Archive for Sunday, August 30, 2009

Baby Boomer angst is back in DVD form

August 30, 2009


Some people called it That Show About Yuppies Who Whine. But for many loyal viewers, particularly baby boomers, “thirtysomething” felt like a burst of refreshing honesty on ’80s network television, a show that dared to highlight the difficulties of balancing marriage, career, parenthood and friendships; in other words, the stuff of life.

But here’s the funny thing about watching “thirtysomething: The Complete First Season,” released Tuesday on DVD ($60): what seemed groundbreaking about this drama back in 1987 — the sexual candor! the heated arguments between spouses! — plays now like pretty standard, albeit still compelling, television. And that’s a testament to the thirty-something’s place in American culture. Glimmers of the show’s almost cinematic approach to capturing upper-middle-class angst can be seen in many influential series that followed it, from “Sex and the City” to “Mad Men.”

As for the charge about the characters being too whiny, well ... yes, they do have a tendency to sweat the small stuff. (Really, Hope and Michael, you’re fighting about a washing machine now?) But, again, even those dips into occasional self-absorption seem a little ahead of their time. I mean, these days, everybody complains “thirtysomething”-style about how hard it is to be married and a parent, only now they do it on mommy blogs and via Facebook updates.

Fortunately, the creators and cast members — a good number of whom participate in the DVD’s robust extras — had a sense of humor about the criticisms often lobbed at their show. During one of the collection’s several featurettes, for example, we learn that cast members (and real-life spouses) Ken Olin and Patricia Wettig had T-shirts made for their fellow actors that said, “Skinny White People From Hell.” (“I still have mine,” confesses Melanie Mayron, who played the single, artsy Melissa.)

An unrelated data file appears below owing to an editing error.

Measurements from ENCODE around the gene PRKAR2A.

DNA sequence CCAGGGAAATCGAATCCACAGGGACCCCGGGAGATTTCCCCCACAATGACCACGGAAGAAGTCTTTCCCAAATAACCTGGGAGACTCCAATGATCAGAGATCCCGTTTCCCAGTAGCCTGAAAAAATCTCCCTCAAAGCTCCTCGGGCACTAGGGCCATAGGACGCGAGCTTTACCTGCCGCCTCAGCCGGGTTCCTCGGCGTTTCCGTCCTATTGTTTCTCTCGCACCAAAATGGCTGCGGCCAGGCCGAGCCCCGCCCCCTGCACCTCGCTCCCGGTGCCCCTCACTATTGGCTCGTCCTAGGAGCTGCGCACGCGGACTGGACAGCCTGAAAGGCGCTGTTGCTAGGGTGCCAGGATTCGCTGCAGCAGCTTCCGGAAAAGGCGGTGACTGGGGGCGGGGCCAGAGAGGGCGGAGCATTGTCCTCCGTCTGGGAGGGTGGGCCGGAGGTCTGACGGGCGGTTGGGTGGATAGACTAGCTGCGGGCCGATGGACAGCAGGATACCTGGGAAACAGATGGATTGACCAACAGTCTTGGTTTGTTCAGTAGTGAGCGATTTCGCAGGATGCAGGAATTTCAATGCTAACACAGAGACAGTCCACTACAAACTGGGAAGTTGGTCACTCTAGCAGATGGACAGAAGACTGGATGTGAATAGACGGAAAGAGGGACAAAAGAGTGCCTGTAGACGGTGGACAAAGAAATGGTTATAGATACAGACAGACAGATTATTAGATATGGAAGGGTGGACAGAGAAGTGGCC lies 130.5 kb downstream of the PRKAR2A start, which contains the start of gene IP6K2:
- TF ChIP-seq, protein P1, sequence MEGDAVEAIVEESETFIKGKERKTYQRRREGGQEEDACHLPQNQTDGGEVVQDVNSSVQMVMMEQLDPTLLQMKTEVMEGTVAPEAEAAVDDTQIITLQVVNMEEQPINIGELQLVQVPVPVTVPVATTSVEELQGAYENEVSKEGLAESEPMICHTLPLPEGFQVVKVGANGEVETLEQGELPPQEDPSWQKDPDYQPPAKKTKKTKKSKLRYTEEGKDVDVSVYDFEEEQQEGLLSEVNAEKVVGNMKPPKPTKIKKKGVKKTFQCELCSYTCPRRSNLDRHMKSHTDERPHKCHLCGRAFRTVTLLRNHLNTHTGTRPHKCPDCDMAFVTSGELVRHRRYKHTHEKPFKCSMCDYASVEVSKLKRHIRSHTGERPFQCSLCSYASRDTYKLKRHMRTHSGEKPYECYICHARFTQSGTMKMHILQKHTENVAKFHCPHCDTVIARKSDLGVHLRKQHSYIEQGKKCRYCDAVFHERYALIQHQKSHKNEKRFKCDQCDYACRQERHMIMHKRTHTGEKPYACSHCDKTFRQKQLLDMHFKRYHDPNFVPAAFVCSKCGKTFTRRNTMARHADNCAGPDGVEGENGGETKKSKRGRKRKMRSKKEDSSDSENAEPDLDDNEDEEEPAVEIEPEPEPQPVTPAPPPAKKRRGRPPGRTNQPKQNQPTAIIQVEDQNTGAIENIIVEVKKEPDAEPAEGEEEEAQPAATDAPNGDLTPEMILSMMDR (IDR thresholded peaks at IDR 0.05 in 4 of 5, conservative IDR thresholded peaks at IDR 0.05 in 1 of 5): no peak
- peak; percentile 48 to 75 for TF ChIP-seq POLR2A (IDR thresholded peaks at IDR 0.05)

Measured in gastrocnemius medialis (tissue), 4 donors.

Those fun little anecdotes are what will make fans extra happy to finally get their hands on this DVD. (The hold-up on releasing this collection, as frequently happens with older television shows? Acquiring the necessary music rights.) While the eight commentary tracks, which feature audio from many of the show’s stars, writers and co-creators Ed Zwick and Marshall Herskovitz, are only occasionally enlightening, the aforementioned featurettes do a marvelous job of telling the back story of “thirtysomething.” During the half-hour “A Conversation Between Marshall Herskovitz and Edward Zwick,” for example, the men who gave birth to the series confess that they had little interest in launching a television show, and only pitched the concept to ABC because they were paid to come up with something. “We literally said to each other, ’What could we (pitch) that we would like if we had to do it, but would be certain to fail?”’ Herskovitz recalls.

Obviously “thirtysomething” didn’t fail. In fact, it still works remarkably well as a piece of relatable, well-acted and adult television, a program that was more than just a whinefest.

As story editor, director and producer Richard Kramer puts it during a bonus feature about the show’s cultural impact, “thirtysomething” was “about the problem of trying to be a good man or woman in an impossible world. And there’s nothing about being a yuppie in that.”


David Lignell 6 years, 2 months ago

Waaaah! Waahh! Waahhh! So far the only ones whining are you two. (The boomer googles the other generations and wonders what the difference is between astrology and those who generalize about generations. Give me a break, but not literally, please.)

slowplay 6 years, 2 months ago

Sorry Jack it's not the baby boomers, but their kids that are causing the very problems you've mentioned. Most of the BB's were born between 1946 to 1956. The BB influence started ending in the 90's. The next generations influence began with the's and continues today. Now they are wondering where their retirements have gone, how they can live off social security and hoping Medicare is still available over the next 15 years. Their kids (30 - 50) are the greedy ones. Granted, the values the BB's instilled (or not) in their kids are coming back to haunt them.